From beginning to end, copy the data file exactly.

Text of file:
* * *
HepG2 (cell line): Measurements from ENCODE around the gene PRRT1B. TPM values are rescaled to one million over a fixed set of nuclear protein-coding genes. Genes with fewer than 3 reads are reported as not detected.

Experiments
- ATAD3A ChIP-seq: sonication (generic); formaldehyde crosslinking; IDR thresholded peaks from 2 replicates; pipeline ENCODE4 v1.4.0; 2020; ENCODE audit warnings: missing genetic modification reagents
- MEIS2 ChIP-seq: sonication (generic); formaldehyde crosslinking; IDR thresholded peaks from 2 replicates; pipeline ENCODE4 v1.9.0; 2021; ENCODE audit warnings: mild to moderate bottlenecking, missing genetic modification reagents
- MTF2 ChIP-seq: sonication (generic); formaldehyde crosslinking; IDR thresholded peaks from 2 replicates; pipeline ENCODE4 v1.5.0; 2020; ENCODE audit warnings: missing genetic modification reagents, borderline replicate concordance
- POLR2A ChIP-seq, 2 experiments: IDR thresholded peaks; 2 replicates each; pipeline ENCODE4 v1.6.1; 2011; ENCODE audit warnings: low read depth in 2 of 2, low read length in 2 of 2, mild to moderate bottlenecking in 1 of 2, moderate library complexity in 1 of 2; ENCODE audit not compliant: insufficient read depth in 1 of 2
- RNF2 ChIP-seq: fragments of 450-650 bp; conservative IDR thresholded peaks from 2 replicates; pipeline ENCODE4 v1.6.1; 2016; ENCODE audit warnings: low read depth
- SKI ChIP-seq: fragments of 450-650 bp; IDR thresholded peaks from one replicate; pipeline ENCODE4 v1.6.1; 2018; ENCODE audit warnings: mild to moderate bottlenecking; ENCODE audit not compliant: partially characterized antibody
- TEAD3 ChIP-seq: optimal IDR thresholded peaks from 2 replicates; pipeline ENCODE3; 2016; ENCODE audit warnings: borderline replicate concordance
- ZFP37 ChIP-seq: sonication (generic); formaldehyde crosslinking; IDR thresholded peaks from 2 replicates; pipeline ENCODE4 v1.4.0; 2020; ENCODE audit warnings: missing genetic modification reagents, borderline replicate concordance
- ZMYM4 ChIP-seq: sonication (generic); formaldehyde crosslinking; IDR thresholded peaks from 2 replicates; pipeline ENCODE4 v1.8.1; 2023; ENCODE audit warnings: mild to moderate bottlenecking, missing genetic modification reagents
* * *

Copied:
HepG2 (cell line): Measurements from ENCODE around the gene PRRT1B. TPM values are rescaled to one million over a fixed set of nuclear protein-coding genes. Genes with fewer than 3 reads are reported as not detected.

Experiments
- ATAD3A ChIP-seq: sonication (generic); formaldehyde crosslinking; IDR thresholded peaks from 2 replicates; pipeline ENCODE4 v1.4.0; 2020; ENCODE audit warnings: missing genetic modification reagents
- MEIS2 ChIP-seq: sonication (generic); formaldehyde crosslinking; IDR thresholded peaks from 2 replicates; pipeline ENCODE4 v1.9.0; 2021; ENCODE audit warnings: mild to moderate bottlenecking, missing genetic modification reagents
- MTF2 ChIP-seq: sonication (generic); formaldehyde crosslinking; IDR thresholded peaks from 2 replicates; pipeline ENCODE4 v1.5.0; 2020; ENCODE audit warnings: missing genetic modification reagents, borderline replicate concordance
- POLR2A ChIP-seq, 2 experiments: IDR thresholded peaks; 2 replicates each; pipeline ENCODE4 v1.6.1; 2011; ENCODE audit warnings: low read depth in 2 of 2, low read length in 2 of 2, mild to moderate bottlenecking in 1 of 2, moderate library complexity in 1 of 2; ENCODE audit not compliant: insufficient read depth in 1 of 2
- RNF2 ChIP-seq: fragments of 450-650 bp; conservative IDR thresholded peaks from 2 replicates; pipeline ENCODE4 v1.6.1; 2016; ENCODE audit warnings: low read depth
- SKI ChIP-seq: fragments of 450-650 bp; IDR thresholded peaks from one replicate; pipeline ENCODE4 v1.6.1; 2018; ENCODE audit warnings: mild to moderate bottlenecking; ENCODE audit not compliant: partially characterized antibody
- TEAD3 ChIP-seq: optimal IDR thresholded peaks from 2 replicates; pipeline ENCODE3; 2016; ENCODE audit warnings: borderline replicate concordance
- ZFP37 ChIP-seq: sonication (generic); formaldehyde crosslinking; IDR thresholded peaks from 2 replicates; pipeline ENCODE4 v1.4.0; 2020; ENCODE audit warnings: missing genetic modification reagents, borderline replicate concordance
- ZMYM4 ChIP-seq: sonication (generic); formaldehyde crosslinking; IDR thresholded peaks from 2 replicates; pipeline ENCODE4 v1.8.1; 2023; ENCODE audit warnings: mild to moderate bottlenecking, missing genetic modification reagents